Money has been around for most of human history. From Mesopotamia (or even earlier), all civilizations have employed some kind of medium of exchange to facilitate transactions regardless of their geographical locations, legal and economic systems, religious beliefs or political structures. Have you ever wondered why? In a brief essay entitled “On the Origins of Money,” the nineteenth-century Austrian economist Carl Menger provides an answer to this question. Menger argues that money emerged spontaneously in different times and places to overcome the disadvantages of barter and facilitate the expansion of trade. Which disadvantages?
Imagine Sandy, a farmer in the Midwest, produces wheat, which she expects to exchange for barley. Two problems arise at this point. First, she needs to find a barley producer with whom to barter her products. This problem can be easily overcome if Sandy goes to a market where another farmer (let’s call him Billy) sells barley. Since both proucts are harvested during the same time of the year, the exchange would easily take place.
But what if we are dealing with products with different life cycles? In this case, Sandy and Billy could only agree on exchanging their products if Sandy accepted the deferral of the payment until Billy’s products have been harvested. This is what economists call deferred barter. Even though deferred barter solves some problems, it has an important limitation: it can only take place within small communities based on mutual trust due to the risks involved for one of the parties. What if Billy decides not to deliver the promised barley? Thus, the use of deferred barter as a system of exchange prevents the expansion of trade beyond the limits of one’s community.
Barter has a second problem. Billy could refuse to trade barley for wheat. He might prefer exchanging his barley for any other commodity or good that better satisfies his needs. This represents another obstacle for the expansion of trade. How did societies overcome these problems?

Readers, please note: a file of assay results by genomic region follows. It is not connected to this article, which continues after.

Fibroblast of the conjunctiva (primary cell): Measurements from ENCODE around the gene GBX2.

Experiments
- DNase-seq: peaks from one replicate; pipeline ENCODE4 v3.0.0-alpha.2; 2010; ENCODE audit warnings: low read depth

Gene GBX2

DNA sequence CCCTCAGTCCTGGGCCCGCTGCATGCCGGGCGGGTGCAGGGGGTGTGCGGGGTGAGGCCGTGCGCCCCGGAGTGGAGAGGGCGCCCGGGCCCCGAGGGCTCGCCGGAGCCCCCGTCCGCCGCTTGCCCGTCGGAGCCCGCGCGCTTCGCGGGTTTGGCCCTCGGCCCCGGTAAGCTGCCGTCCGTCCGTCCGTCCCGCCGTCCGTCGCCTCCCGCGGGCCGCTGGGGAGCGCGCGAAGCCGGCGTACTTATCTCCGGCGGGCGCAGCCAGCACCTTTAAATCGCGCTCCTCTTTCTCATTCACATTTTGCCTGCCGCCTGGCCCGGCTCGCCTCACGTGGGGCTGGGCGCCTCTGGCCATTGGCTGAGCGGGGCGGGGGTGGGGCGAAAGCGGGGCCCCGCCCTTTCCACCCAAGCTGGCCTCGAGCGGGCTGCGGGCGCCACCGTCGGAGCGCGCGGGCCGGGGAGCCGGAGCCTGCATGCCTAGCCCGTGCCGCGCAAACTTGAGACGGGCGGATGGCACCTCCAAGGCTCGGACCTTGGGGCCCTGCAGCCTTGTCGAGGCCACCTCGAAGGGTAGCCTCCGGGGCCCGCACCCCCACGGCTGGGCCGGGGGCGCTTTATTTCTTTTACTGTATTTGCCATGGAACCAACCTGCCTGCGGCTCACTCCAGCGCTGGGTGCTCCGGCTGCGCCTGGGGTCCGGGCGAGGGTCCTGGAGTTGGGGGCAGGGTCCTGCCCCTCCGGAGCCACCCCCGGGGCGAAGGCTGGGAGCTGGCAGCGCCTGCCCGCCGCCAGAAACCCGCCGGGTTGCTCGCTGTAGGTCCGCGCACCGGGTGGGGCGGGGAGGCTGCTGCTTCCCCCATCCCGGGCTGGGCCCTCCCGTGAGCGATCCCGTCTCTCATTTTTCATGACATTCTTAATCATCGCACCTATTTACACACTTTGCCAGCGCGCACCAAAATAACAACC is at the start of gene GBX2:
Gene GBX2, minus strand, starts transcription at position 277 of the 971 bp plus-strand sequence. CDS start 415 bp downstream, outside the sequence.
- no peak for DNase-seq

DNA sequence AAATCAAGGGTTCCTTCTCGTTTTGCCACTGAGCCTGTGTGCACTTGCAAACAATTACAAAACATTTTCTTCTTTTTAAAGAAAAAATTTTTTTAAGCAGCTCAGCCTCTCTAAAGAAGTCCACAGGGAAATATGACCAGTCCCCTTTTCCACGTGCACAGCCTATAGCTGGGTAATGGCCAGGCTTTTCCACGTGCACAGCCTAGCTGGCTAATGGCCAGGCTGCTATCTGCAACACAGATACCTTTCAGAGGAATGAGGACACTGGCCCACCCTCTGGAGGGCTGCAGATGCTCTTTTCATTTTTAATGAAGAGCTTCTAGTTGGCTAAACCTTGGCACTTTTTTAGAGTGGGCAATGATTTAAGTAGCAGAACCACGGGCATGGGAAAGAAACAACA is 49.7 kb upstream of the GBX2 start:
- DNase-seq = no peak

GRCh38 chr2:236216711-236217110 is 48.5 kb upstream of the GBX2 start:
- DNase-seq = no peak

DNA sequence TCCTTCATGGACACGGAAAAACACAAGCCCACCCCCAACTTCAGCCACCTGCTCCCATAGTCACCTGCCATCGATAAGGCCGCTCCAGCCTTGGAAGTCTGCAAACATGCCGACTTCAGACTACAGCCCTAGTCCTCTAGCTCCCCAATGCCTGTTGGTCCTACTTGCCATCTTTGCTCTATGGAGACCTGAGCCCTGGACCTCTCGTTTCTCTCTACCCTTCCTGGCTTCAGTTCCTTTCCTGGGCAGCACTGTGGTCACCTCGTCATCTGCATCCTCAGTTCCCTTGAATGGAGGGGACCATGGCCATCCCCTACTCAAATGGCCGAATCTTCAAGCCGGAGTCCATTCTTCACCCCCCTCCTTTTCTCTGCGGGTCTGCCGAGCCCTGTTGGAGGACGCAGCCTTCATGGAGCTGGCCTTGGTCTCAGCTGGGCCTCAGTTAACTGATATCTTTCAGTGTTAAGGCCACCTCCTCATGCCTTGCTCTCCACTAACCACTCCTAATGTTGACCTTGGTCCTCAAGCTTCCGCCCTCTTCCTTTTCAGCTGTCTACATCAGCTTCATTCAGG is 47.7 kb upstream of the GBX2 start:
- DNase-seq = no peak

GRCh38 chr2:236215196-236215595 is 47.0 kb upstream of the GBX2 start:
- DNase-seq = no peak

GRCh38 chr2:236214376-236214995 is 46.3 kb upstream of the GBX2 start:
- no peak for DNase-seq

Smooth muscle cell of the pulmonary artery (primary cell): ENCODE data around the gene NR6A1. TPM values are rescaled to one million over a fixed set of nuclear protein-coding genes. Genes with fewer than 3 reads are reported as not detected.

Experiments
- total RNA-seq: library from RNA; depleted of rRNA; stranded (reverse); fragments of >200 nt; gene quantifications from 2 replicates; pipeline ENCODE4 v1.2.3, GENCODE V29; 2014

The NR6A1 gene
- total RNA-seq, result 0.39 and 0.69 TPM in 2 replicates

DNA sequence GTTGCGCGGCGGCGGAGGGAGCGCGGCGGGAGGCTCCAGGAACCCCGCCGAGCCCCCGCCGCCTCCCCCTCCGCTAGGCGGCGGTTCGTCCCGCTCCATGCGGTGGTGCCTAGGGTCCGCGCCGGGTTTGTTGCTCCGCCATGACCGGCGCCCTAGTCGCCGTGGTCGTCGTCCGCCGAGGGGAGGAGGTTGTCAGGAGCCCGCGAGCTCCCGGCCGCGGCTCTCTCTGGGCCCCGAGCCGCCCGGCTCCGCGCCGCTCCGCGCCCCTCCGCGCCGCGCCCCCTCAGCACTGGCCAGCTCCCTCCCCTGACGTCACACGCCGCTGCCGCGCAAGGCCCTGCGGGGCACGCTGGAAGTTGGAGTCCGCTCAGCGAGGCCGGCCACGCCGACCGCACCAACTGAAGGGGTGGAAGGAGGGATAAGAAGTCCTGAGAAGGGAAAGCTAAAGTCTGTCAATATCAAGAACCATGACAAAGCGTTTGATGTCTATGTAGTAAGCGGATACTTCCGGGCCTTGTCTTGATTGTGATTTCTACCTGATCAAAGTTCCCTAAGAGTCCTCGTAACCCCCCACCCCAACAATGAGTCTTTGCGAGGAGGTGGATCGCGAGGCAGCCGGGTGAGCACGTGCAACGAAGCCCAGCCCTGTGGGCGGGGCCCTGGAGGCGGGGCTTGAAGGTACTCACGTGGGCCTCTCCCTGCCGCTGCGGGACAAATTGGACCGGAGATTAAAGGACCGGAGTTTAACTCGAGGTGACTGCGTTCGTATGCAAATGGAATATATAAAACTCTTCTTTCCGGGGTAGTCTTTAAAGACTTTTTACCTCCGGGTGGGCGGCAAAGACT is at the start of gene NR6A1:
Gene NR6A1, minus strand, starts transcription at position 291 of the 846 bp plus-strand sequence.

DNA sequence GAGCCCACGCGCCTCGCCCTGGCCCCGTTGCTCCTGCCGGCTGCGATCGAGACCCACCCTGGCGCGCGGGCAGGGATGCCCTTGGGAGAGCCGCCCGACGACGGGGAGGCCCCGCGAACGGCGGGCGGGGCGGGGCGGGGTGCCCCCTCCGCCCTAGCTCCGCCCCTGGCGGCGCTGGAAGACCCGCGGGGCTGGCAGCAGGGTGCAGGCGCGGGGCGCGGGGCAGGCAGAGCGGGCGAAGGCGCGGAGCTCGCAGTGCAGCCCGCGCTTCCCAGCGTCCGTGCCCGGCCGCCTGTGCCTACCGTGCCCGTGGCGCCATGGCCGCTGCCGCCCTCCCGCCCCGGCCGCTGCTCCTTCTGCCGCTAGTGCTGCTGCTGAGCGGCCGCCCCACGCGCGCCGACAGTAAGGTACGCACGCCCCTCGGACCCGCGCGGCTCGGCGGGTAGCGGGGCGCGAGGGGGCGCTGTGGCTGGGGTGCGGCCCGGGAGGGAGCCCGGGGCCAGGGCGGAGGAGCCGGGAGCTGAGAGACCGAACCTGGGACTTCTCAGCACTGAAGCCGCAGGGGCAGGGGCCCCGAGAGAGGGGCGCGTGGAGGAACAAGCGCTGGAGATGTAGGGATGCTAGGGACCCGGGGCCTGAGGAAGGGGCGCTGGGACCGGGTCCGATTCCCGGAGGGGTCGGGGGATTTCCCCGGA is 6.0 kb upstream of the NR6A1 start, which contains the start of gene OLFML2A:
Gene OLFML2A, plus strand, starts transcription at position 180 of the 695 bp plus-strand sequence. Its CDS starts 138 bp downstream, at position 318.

They did so by using certain commodities as generally-accepted media of exchange, and more specifically precious metals. But why precious metals and not other commodities? According to Menger, gold or silver possess a high degree of saleableness, which he defined as “the greater or less facility with which they may be disposed of at prices corresponding to the general economic situation”. Today we call this property liquidity.
The relative high degree of saleableness of precious metals in relation to other commodities is fundamentally linked to their durability, divisibility, low transport and storing costs as well as the traditional demand for these goods in most places throughout history. The fact that precious metals are more saleable than other commodities implies that it is easier to exchange them for other goods: even though Sandy doesn’t need gold (she wants barley), she will accept it as payment because she knows she won’t have any problem to trade it for barley.
That’s why most civilizations adopted precious metals as money. Since then, money has gone through many changes, some of them spontaneous (e.g. the emergence of paper money) and some induced by the State (e.g. the replacement of commodity standards for central-bank fiat money).
In any case, money emerged as a result of what another Austrian economist, F. A. Hayek, called spontaneous order, that is, as an institution generated not by human design but by impersonal market forces. It wasn’t necessary for a central planner to overcome the limitations of barter. Economic agents through the market process figured out that precious metals could act as universal media of exchange, facilitating the expansion of trade and, thus, the establishment of commercial relationships among communities.
As a human institution that emerged spontaneously from the voluntary interaction of millions of individuals, money should teach us about the power of markets when it comes to providing solutions to economic problems; especially nowadays, when most people look to the government to solve their problems.
Luis Pablo de la Horra is a PhD Candidate in Economics at the University of Valladolid.